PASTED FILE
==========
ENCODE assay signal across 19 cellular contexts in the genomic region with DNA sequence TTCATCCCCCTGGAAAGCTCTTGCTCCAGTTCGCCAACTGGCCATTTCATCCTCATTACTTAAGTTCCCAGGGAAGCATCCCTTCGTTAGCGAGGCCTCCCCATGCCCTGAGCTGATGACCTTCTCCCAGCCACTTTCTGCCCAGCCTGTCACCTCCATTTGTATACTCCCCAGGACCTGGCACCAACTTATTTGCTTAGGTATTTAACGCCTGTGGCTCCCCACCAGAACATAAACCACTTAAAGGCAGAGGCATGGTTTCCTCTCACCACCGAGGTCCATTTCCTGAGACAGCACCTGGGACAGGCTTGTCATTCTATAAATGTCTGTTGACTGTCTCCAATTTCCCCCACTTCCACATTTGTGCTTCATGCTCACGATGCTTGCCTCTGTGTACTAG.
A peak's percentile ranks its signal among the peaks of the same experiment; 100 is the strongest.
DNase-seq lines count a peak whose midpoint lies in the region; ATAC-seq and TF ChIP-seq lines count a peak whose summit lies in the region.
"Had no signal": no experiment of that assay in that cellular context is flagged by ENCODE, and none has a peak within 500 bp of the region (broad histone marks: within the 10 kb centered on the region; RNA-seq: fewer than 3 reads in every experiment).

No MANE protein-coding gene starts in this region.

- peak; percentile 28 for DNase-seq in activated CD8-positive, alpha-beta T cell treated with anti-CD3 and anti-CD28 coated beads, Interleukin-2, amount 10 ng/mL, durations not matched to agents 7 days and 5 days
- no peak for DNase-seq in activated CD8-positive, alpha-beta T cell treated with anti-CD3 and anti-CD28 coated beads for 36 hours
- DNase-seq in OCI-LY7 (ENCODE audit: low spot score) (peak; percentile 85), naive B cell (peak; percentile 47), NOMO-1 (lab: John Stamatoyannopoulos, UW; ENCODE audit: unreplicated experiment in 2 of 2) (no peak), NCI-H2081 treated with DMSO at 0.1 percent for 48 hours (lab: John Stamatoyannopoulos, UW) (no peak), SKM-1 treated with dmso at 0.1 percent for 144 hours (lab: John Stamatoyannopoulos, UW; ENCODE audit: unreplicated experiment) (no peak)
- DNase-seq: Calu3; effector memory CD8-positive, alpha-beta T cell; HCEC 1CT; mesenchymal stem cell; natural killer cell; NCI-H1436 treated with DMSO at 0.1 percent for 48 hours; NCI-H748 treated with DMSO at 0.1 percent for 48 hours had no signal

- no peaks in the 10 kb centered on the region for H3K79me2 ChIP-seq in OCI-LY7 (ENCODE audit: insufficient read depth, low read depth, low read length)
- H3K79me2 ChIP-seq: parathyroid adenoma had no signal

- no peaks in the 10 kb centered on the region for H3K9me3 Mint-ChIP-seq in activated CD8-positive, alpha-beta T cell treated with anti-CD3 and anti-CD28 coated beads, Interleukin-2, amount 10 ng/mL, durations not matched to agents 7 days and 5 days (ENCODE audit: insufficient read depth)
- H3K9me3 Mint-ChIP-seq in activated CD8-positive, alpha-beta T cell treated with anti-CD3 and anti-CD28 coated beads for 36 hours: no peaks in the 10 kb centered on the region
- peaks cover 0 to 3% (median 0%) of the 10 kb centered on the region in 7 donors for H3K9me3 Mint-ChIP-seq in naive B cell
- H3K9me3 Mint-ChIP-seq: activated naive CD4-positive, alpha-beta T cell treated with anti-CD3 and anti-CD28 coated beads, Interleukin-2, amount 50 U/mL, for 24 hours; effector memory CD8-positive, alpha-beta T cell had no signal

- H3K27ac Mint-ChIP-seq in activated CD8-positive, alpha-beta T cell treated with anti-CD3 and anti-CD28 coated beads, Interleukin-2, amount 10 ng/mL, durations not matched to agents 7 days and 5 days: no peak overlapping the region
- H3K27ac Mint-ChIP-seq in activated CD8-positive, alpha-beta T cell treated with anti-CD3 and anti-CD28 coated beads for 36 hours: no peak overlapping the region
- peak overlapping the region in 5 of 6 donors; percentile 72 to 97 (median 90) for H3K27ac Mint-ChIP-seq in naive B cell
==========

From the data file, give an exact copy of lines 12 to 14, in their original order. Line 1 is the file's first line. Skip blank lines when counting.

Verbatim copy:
- no peaks in the 10 kb centered on the region for H3K9me3 Mint-ChIP-seq in activated CD8-positive, alpha-beta T cell treated with anti-CD3 and anti-CD28 coated beads, Interleukin-2, amount 10 ng/mL, durations not matched to agents 7 days and 5 days (ENCODE audit: insufficient read depth)
- H3K9me3 Mint-ChIP-seq in activated CD8-positive, alpha-beta T cell treated with anti-CD3 and anti-CD28 coated beads for 36 hours: no peaks in the 10 kb centered on the region
- peaks cover 0 to 3% (median 0%) of the 10 kb centered on the region in 7 donors for H3K9me3 Mint-ChIP-seq in naive B cell